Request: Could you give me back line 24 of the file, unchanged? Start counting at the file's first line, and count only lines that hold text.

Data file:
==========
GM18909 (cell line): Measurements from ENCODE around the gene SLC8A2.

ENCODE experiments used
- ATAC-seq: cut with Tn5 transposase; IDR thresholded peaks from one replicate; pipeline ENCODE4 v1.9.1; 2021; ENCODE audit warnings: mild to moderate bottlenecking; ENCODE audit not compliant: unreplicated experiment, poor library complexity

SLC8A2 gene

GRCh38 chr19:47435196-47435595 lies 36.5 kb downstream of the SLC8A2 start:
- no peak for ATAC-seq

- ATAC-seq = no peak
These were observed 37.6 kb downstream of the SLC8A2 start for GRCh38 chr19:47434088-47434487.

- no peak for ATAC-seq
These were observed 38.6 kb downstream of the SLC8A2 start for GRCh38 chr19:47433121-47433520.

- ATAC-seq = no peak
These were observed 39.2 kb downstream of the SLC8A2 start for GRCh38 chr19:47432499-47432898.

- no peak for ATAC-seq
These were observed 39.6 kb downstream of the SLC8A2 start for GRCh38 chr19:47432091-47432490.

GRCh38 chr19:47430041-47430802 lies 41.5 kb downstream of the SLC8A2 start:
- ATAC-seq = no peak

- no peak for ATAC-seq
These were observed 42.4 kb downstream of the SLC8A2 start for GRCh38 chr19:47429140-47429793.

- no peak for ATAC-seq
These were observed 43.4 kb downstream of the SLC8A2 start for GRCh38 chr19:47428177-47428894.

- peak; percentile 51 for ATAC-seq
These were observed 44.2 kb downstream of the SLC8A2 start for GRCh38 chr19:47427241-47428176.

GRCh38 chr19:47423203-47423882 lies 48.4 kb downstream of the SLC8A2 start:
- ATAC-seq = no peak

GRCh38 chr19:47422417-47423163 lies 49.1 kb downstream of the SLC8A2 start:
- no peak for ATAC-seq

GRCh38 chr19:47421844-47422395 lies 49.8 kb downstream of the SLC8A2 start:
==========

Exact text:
- ATAC-seq = no peak